In awarding punitive damages, the arbitration panel did not manifestly disregard applicable law and did not violate public policy. For these reasons, we AFFIRM.
" [A] reasoned award is something short of findings and conclusions but more than a simple result."Holden v. Deloitte & Touche LLP, 390 F. Supp. 2d 752, 780 (N.D. Ill. 2005) (internal citations omitted).
The panel did not explain how it reached the $2.9 million figure for punitive damages
TCW did not waive this argument, as suggested by Sarofim. TCW expressly opposed the request for punitive damages. That request relied on section 3294
Sarofim cited section 3294 in her prehearing brief. We need not decide at this time whether one citation is sufficient to prove that an arbitrator "appreciated" the law
The record shows that Sarofim knew little about finances. For example, TCW had to explain to her that the brackets around the dollar figures on her account summary indicated financial losses
The vice president testified, "It was overly aggressive for Valerie I felt at the beginning, and I never changed that opinion." The panel did not accept his argument that although the investments were inappropriate, they were suitable
TCW argues that the arbitrators "rejected fraud as a foundation for liability," citing the award's focus on TCW's breach of fiduciary duties. The "reasoned award," however, never made such a rejection. It did not state a conclusion on the issue
TCW makes an extensive argument that this Court has been inconsistent in its application of the two-prong test for manifest disregard, particularly in cases citing Second Circuit precedent. As we review the decisions cited by TCW, we fail to see a contradiction See Kergosien, 390 F.3d at 355; Brabham, 376 F.3d at 381-82; Prestige Ford v. Ford Dealer Computer Servs., Inc., 324 F.3d 391, 395 (5th Cir. 2003). While those cases have clarified and perhaps expanded the Williams test, they have done so in an effort to define when it is "manifest that the arbitrators acted contrary to the applicable law."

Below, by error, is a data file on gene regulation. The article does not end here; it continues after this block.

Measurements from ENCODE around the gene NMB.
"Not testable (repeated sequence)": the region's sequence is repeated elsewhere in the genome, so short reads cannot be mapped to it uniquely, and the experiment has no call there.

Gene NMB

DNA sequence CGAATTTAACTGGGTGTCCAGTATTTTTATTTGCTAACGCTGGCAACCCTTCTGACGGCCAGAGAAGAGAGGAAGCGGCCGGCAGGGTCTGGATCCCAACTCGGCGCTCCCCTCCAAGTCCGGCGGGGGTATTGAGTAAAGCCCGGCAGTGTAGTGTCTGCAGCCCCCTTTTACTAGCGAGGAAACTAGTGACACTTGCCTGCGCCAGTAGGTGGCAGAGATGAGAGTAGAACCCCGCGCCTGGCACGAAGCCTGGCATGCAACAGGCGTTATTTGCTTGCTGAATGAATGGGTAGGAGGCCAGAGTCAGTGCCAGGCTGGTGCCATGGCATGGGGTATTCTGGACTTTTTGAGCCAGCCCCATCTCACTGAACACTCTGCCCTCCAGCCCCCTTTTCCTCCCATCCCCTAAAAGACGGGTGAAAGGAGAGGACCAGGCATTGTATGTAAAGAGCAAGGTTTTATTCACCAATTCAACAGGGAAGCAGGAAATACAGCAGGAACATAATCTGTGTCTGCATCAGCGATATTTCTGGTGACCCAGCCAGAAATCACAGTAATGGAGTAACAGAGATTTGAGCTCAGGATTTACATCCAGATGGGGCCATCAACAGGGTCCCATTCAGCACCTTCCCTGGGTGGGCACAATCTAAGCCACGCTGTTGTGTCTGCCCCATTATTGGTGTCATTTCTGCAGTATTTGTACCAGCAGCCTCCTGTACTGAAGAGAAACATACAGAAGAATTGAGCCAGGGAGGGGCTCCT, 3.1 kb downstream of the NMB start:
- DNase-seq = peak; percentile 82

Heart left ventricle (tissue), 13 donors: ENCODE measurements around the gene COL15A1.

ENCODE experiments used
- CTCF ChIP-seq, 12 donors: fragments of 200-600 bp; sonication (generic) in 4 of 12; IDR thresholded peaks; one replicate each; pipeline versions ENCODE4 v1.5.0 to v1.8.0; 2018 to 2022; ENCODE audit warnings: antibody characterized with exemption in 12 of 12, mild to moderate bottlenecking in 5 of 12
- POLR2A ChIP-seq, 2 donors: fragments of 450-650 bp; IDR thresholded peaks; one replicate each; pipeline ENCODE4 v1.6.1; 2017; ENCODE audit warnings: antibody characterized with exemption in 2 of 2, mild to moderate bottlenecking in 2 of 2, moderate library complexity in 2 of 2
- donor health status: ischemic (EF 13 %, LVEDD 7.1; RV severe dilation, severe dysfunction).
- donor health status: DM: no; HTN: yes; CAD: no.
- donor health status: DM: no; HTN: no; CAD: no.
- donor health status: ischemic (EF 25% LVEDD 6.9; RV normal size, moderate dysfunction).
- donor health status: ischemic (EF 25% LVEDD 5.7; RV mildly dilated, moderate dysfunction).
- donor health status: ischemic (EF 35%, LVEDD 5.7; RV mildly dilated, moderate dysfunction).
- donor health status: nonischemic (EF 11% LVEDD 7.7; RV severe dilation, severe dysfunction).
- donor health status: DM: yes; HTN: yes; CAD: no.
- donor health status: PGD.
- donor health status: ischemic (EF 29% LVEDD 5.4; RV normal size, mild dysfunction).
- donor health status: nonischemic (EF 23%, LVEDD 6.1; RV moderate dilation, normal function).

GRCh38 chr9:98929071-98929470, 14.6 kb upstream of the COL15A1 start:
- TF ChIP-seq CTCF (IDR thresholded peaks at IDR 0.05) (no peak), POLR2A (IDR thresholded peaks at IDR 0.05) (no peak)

TCW asks us to examine the academic foundations of the test, suggesting that the scholar who created the approach did so in an attempt to avoid Second Circuit precedent such as Merrill Lynch, Pierce, Fenner & Smith, Inc. v. Bobker, 808 F.2d 930 (2d Cir. 1986). Williams, however, does not cite this as a reason for adopting the standard. 197 F.3d at 762 (stating that the test "should prove helpful as a basis for articulating and applying the manifest disregard doctrine"). Williams cited Bobker as an example of a formulation of the doctrine and never rejected its reasoning. Id. at 761 n. 2; see also Prestige Ford, 324 F.3d at 395 (noting that this Court used Bobker to describe manifest disregard in a case that predated Williams) (citing R.M. Perez & Assocs., Inc. v. Welch, 960 F.2d 534, 539 n. 1 (5th Cir. 1992)). While the two-prong approach is the starting point in this Circuit, Second Circuit authority remains persuasive.
TCW also alleges that the award violates "national" public policy. In its only effort to define this policy, it cites BMW of N. Am., Inc. v. Gore, 517 U.S. 559, 574-86, 116 S. Ct. 1589, 134 L. Ed. 2d 809 (1996). This case, however, concerns the constitutionality of the amount of punitive damages rather than the justification for punitive damages. Given that TCW does not adequately define a "national" public policy, the claim fails. We note that the California policy is sufficient for examining the issue.
This policy does not affect our inquiry in Section IIA. The Federal Arbitration Act ("FAA") and interpretative cases from this Circuit provide the rules of decision on when to vacate an award. While language in the investment agreements incorporate California substantive law into this dispute, the language does not replace the requirements for opting out of vacatur rules See Action Indus., 358 F.3d at 341, 342 (holding that contractual language required to opt out of the FAA must be "clear and unambiguous" and that broad choice-of-law language did not express the necessary intent to opt out). Manifest disregard of the law is a ground for vacating an arbitration decision in this Circuit regardless of California's view on the issue.